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InterManager to source vaccines for seafarers, frustrated with global organisations

Photo: CSM Mark O'Neil CEO of CSM
Mark O'Neil CEO of CSM
Ship manager association InterManager is to work privately in sourcing Covid-19 vaccines for its members seafarers frustrated that global efforts for an international programme are yet to bear fruit.

InterManager President Mark O’Neil offered a blunt assessment on international efforts to provide a vaccine programme for seafarers. “Global organisations have talked their way round in circles and still we are no further forward in providing a vaccination programme for seafarers who are vital in ensuring that world trade and aid continues to be delivered.”

In an effort to ensure that the industry’s frontline workers – seafarers – are vaccinated as soon as possible the association aims to source vaccines privately. “InterManager says enough is enough – realising that the international efforts have not been sufficient in recognising the importance of the vaccination of seafarers we will now work on sourcing vaccinations separately through legitimate channels to enable our members to vaccinate their seafarers as soon as possible and to support others within the maritime industry to do the same,” O’Neil said.

Many of the largest managers have already sourced vaccines on an individual basis and the move by InterManager moves to ensure that small-mid-sized managers also have access to vaccines for their seafarers.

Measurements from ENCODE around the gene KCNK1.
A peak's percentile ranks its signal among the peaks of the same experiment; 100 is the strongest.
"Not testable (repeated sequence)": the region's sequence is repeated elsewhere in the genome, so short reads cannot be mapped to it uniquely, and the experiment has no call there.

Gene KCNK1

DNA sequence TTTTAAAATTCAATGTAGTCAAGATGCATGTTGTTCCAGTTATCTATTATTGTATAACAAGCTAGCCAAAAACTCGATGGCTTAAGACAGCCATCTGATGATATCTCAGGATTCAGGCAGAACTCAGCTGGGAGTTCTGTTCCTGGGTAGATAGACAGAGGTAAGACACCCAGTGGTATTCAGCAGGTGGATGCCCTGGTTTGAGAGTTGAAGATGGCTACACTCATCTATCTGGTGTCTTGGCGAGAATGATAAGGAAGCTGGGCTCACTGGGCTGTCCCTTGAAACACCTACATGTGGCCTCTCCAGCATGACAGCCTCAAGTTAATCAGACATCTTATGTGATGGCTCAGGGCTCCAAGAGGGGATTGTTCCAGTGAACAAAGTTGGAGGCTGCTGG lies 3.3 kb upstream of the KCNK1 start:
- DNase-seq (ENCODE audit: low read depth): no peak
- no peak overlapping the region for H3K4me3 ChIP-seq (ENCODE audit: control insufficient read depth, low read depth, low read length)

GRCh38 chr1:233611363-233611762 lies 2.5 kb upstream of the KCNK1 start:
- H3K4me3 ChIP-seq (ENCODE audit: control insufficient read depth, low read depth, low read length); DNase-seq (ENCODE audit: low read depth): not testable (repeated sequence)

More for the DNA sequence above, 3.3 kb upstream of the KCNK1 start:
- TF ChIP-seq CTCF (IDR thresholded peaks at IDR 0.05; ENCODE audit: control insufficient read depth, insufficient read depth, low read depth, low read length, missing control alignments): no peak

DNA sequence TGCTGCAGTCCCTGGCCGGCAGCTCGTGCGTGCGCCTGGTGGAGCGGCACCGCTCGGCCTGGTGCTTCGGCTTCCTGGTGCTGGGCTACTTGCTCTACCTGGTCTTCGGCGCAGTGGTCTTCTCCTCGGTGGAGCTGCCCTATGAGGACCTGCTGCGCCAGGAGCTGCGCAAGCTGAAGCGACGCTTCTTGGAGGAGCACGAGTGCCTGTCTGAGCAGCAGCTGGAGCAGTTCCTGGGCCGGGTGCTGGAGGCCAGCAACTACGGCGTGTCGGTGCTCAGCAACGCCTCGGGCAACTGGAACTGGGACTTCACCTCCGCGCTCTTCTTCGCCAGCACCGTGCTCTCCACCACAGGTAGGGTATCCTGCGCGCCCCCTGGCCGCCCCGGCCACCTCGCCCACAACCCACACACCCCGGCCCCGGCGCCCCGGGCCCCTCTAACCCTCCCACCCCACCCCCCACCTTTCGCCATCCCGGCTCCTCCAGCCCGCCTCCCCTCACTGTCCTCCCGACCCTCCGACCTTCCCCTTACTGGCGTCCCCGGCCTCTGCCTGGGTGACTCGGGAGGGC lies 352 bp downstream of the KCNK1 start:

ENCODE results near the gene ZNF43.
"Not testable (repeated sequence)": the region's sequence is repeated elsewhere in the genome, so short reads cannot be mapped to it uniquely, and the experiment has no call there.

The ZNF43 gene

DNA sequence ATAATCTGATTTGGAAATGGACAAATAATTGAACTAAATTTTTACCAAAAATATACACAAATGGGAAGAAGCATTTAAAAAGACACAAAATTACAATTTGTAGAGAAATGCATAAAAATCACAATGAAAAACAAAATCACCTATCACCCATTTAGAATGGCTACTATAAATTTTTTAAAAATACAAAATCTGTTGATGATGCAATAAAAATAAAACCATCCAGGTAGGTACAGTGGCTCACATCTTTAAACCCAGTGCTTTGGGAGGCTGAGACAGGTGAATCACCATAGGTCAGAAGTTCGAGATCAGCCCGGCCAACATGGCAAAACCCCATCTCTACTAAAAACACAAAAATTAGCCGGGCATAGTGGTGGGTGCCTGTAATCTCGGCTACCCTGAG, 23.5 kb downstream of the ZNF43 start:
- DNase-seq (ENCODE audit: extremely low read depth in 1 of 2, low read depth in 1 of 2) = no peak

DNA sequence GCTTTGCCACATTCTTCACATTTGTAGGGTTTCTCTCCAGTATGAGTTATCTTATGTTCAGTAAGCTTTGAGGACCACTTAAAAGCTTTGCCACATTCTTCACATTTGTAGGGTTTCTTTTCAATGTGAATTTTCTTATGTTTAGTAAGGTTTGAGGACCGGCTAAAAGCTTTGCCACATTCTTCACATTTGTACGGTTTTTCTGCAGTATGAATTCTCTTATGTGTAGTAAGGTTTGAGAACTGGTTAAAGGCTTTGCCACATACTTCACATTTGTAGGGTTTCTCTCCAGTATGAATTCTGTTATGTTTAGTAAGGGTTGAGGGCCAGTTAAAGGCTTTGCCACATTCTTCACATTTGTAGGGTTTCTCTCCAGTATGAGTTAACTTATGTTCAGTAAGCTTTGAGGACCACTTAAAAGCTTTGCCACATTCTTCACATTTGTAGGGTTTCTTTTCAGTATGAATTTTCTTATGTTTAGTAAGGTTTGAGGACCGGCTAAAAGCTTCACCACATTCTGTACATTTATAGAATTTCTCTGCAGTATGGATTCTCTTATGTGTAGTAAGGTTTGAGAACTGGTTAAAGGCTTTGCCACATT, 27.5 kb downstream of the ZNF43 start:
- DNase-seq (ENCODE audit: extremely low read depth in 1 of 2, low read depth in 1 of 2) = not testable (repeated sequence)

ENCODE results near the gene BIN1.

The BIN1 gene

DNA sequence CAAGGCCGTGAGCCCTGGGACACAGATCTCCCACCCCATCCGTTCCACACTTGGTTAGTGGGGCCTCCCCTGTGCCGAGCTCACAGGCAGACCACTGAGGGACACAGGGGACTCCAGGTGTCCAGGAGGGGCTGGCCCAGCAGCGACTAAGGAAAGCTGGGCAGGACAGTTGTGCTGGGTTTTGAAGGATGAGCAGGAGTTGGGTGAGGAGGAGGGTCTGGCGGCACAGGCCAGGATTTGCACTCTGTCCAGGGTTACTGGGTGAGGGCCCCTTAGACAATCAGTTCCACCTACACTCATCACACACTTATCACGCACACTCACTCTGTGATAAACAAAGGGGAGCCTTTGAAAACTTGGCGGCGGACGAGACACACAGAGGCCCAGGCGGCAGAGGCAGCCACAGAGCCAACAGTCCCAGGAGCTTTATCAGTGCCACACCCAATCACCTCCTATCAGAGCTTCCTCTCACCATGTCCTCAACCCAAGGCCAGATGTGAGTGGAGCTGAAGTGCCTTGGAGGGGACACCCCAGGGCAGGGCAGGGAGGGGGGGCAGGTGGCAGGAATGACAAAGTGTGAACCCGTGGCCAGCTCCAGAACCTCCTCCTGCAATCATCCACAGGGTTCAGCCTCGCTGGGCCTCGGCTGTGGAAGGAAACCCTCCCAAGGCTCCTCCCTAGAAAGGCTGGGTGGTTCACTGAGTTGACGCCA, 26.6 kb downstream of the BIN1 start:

The majority of seafarers come from developing countries vaccines roll outs have been slow due to availability. The requirement to receive two doses of most Covid-19 vaccines that are available further complicates the logistics of vaccinating seafarers serving onboard vessels.

Despite the move by the association to source vaccines privately O’Neil stressed that InterManager will continue to collaborate and give full support to the IMO and fellow shipping industry NGOs in sourcing vaccination for seafarers. The issue is the speed at which this taking place. “The IMO is hampered by having to negotiate through the United Nations, World Health Organisation and others. Sitting back and waiting for these bureaucratic institutions is only part of the solution.

“The world’s seafarers need our help and as ship and crew managers we must work together to do all we can to ensure that their lives and livelihoods are protected,” he said.

Over a year into the Covid-19 pandemic just 58 countries have recognised seafarers as essential workers.